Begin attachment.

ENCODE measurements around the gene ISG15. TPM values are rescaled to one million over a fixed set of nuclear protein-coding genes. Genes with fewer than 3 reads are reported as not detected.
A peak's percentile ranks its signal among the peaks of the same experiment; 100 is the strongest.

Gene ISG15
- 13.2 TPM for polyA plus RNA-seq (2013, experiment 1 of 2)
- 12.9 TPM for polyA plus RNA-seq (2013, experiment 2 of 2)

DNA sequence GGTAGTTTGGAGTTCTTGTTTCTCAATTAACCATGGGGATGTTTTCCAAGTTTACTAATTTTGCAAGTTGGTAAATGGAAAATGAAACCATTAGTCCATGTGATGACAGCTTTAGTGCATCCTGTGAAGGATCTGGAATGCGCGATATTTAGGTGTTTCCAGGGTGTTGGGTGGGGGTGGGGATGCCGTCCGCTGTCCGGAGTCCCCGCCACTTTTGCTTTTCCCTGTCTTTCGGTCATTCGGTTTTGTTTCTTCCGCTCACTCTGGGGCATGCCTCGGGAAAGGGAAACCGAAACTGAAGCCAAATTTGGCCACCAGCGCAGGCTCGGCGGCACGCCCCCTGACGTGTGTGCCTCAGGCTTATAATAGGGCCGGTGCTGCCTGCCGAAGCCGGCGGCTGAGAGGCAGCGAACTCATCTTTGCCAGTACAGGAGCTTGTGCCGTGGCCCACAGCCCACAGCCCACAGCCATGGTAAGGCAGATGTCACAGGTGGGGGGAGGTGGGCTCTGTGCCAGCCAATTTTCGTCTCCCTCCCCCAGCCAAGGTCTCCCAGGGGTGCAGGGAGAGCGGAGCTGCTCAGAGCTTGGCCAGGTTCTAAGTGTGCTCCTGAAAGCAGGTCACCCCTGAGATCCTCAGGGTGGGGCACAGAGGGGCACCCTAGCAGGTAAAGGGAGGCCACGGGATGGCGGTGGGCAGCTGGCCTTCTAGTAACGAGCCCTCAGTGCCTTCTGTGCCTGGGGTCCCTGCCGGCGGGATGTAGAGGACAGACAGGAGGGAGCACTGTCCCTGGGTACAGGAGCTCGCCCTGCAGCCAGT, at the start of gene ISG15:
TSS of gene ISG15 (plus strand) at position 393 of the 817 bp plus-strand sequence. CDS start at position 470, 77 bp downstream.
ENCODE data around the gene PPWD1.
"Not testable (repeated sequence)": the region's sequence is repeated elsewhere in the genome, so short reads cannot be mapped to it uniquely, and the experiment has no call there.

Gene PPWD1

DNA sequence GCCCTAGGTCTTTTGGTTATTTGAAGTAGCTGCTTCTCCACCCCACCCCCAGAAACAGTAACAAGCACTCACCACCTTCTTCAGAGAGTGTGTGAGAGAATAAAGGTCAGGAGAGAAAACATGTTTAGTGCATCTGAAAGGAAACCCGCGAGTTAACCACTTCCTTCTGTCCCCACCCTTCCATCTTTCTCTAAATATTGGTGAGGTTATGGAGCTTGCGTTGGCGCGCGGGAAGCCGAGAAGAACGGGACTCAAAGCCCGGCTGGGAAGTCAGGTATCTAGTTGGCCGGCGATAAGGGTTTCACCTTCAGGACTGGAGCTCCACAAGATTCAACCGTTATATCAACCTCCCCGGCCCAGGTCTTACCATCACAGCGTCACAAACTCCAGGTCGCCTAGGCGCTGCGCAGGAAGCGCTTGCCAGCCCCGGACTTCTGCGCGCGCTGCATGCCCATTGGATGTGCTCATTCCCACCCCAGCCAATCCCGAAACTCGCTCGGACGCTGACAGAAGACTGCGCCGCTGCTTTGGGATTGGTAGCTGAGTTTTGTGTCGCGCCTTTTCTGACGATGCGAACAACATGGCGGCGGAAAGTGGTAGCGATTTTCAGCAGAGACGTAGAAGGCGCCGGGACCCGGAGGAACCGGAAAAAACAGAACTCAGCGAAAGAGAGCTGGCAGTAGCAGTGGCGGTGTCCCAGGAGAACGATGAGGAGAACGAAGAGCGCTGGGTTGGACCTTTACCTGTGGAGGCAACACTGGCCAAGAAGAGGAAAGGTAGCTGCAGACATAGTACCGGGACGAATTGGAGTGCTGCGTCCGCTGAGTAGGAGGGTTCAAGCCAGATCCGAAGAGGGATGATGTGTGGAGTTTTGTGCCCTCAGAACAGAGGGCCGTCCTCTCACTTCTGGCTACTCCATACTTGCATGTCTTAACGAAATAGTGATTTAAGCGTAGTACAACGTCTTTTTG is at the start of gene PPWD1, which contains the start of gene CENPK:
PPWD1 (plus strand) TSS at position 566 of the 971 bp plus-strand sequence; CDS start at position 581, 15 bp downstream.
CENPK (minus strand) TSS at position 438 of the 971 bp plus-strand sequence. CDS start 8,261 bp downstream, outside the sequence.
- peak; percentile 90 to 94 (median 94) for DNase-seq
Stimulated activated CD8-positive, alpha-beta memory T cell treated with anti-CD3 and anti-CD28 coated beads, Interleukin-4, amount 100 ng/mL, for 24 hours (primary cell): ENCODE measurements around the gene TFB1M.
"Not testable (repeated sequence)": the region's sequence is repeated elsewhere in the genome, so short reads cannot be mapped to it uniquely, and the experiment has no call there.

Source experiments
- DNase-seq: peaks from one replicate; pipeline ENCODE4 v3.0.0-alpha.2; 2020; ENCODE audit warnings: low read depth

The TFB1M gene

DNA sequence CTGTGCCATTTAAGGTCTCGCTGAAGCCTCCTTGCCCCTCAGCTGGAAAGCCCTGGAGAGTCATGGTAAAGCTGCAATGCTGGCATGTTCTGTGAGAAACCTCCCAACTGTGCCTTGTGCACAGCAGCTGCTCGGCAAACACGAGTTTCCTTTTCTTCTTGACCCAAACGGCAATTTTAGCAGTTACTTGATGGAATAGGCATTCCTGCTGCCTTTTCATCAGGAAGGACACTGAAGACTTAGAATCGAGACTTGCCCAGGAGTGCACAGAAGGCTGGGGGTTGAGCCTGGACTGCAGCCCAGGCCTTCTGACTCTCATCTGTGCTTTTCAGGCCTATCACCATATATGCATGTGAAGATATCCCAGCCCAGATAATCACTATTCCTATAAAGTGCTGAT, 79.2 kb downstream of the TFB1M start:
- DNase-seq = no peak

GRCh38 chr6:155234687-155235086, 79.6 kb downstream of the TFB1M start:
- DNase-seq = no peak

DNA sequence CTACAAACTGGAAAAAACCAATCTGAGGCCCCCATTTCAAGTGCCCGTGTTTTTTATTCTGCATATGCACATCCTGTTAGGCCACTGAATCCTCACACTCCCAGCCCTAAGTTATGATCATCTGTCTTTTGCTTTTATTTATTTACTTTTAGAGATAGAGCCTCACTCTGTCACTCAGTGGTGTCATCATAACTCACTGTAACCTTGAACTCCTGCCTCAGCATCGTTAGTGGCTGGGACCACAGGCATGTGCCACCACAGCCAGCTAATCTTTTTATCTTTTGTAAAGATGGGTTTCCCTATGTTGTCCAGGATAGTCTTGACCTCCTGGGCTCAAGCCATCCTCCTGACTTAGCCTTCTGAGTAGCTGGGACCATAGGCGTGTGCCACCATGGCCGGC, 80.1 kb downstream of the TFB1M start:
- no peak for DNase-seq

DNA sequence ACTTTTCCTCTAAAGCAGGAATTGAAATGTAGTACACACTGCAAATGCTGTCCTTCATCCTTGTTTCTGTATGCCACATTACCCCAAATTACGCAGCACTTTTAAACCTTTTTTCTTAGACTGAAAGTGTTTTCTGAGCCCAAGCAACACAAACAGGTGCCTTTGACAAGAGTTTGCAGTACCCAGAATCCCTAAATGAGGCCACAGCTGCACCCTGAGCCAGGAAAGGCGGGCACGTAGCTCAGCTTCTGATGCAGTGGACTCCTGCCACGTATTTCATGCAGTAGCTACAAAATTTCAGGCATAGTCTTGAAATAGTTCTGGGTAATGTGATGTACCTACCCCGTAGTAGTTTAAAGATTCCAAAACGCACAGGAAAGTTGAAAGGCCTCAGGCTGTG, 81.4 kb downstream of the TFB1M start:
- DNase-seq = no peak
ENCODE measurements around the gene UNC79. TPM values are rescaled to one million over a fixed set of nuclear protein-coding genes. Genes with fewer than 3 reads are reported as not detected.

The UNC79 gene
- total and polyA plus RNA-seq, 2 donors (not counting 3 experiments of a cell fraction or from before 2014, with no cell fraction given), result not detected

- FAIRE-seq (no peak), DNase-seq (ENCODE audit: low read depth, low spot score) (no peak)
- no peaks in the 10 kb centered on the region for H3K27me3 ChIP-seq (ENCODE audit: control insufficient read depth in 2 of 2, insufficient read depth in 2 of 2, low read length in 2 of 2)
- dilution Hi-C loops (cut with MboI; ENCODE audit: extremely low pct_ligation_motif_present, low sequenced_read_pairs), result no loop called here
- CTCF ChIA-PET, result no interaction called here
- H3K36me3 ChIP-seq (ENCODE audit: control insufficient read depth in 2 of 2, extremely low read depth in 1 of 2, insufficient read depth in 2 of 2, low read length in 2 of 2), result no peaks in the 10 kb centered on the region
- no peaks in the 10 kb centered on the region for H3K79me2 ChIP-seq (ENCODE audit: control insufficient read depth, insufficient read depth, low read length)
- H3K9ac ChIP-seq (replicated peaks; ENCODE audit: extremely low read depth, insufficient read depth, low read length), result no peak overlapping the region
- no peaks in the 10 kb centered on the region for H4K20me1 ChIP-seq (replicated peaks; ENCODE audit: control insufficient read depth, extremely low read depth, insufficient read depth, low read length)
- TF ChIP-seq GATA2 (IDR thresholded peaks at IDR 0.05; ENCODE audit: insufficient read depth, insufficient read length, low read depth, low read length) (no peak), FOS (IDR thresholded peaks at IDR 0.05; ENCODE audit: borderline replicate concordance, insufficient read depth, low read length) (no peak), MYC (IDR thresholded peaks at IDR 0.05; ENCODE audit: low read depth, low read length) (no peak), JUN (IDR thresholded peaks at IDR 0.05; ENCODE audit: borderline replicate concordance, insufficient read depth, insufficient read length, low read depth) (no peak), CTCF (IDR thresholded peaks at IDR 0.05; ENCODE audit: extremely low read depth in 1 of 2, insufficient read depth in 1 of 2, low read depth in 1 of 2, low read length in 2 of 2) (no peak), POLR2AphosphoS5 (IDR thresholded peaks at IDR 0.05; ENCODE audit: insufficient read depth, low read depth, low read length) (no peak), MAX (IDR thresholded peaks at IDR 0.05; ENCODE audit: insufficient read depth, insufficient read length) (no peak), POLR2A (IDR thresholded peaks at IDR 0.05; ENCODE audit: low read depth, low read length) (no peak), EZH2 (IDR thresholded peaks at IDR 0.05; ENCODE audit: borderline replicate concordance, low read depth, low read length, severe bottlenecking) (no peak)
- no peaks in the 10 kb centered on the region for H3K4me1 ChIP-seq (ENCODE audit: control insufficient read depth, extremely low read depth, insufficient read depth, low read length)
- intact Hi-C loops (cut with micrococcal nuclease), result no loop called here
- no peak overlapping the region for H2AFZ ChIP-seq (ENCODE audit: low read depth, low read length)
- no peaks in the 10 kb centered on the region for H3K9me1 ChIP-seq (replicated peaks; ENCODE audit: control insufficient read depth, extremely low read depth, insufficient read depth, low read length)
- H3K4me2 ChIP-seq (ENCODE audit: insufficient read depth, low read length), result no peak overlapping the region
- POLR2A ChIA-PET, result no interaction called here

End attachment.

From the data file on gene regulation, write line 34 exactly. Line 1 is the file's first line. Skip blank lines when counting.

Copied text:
- CTCF ChIA-PET, result no interaction called here